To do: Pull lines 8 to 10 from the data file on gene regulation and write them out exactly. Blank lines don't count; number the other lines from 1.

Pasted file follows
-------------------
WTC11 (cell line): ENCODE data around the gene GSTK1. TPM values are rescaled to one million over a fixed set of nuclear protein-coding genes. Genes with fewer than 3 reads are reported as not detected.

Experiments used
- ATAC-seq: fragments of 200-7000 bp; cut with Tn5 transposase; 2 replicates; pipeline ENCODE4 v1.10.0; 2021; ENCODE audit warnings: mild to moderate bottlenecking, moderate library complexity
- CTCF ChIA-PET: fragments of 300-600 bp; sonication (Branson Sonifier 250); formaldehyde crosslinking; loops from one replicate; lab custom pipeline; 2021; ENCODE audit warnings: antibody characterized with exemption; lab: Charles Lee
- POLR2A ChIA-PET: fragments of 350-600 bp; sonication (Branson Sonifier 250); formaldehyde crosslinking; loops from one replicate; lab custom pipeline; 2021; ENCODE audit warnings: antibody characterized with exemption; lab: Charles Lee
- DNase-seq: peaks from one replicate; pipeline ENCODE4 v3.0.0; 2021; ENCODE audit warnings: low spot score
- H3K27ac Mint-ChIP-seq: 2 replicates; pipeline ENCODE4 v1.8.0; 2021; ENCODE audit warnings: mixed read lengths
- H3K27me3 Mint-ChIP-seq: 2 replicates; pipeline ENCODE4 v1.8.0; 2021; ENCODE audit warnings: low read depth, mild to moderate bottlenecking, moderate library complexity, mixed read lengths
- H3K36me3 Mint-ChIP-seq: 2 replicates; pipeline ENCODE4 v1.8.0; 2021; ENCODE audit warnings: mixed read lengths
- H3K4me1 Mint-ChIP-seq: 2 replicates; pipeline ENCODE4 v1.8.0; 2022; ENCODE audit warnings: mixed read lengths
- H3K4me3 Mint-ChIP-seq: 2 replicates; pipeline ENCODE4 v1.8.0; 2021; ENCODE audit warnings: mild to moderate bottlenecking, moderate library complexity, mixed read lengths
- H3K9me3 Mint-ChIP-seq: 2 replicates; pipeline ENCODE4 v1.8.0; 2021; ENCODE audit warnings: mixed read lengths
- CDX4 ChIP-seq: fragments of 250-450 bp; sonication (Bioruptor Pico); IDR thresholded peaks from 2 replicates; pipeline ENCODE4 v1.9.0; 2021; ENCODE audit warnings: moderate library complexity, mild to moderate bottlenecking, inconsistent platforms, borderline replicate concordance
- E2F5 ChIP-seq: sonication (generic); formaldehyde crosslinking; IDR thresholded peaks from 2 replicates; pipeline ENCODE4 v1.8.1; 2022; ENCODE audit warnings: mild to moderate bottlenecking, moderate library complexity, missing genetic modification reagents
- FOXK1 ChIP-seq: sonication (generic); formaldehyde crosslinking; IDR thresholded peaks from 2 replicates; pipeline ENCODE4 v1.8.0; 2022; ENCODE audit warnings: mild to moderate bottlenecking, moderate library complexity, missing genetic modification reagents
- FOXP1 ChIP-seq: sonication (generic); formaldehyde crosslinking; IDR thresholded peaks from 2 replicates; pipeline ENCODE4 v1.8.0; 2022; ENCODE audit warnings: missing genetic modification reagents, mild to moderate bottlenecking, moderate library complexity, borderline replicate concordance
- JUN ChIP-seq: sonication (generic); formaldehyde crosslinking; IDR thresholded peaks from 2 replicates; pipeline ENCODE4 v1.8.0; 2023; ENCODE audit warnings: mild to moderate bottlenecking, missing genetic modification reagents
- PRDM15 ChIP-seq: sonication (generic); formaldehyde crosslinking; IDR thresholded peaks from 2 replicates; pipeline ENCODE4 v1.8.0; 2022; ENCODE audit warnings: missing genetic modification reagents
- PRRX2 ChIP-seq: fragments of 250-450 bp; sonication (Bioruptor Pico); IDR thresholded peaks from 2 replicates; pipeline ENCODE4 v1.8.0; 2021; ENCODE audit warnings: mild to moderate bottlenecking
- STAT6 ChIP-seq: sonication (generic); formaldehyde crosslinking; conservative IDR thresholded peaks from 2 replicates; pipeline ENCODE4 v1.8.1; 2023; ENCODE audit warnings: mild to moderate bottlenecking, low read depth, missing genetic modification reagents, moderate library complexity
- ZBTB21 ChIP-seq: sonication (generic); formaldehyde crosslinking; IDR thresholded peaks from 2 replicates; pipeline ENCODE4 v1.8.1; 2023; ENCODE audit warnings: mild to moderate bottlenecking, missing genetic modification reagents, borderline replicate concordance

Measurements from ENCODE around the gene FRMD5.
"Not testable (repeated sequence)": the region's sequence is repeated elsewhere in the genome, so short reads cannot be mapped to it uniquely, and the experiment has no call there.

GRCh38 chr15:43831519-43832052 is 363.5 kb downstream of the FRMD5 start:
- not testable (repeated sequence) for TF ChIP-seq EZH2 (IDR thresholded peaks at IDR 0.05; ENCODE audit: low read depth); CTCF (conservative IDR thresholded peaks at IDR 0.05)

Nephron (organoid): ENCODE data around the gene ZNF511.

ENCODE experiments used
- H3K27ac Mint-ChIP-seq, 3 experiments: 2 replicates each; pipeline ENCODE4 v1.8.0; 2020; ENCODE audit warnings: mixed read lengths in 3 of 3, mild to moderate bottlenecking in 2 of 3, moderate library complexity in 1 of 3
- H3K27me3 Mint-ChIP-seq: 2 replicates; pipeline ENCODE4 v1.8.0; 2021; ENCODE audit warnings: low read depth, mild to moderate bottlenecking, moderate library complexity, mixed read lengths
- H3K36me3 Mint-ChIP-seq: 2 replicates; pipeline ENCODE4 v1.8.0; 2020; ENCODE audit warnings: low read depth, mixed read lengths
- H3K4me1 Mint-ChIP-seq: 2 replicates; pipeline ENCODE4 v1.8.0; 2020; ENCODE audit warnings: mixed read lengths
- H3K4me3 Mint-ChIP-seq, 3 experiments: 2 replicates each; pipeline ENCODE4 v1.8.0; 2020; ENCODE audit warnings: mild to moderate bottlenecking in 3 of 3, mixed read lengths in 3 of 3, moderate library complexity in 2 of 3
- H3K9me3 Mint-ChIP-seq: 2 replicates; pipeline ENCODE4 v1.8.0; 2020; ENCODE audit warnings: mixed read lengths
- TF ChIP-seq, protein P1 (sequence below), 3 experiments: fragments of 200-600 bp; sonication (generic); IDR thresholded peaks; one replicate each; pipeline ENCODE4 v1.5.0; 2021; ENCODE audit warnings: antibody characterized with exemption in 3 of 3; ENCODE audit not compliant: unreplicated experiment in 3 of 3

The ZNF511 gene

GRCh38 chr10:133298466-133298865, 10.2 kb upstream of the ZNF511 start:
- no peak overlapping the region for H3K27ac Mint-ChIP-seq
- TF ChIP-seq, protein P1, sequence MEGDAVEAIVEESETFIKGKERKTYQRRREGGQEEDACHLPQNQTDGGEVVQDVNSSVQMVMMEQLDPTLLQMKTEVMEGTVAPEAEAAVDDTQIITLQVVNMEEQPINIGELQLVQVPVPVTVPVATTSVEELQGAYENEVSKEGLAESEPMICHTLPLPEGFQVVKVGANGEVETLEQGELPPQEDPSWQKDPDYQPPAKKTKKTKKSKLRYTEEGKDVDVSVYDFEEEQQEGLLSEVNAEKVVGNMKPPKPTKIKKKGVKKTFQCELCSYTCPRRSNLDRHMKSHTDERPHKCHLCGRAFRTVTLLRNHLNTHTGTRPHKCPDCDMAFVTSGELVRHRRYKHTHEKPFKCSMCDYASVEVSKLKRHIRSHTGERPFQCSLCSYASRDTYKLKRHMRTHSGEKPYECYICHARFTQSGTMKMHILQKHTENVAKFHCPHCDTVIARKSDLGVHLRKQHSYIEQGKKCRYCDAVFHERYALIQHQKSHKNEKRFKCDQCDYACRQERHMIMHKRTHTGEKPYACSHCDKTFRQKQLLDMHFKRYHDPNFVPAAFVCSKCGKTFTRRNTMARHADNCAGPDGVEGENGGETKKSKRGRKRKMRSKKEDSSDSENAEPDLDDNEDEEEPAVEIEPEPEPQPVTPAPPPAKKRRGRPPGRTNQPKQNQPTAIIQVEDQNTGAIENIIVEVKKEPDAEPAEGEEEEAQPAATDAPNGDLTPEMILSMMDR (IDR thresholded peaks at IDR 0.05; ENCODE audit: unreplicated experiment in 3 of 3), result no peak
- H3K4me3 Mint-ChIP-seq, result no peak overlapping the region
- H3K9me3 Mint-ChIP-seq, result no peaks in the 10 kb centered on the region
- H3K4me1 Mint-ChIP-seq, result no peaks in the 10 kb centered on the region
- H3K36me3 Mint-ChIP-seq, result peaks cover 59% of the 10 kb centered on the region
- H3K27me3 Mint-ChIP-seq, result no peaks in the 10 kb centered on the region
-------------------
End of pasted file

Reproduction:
- H3K27me3 Mint-ChIP-seq: 2 replicates; pipeline ENCODE4 v1.8.0; 2021; ENCODE audit warnings: low read depth, mild to moderate bottlenecking, moderate library complexity, mixed read lengths
- H3K36me3 Mint-ChIP-seq: 2 replicates; pipeline ENCODE4 v1.8.0; 2021; ENCODE audit warnings: mixed read lengths
- H3K4me1 Mint-ChIP-seq: 2 replicates; pipeline ENCODE4 v1.8.0; 2022; ENCODE audit warnings: mixed read lengths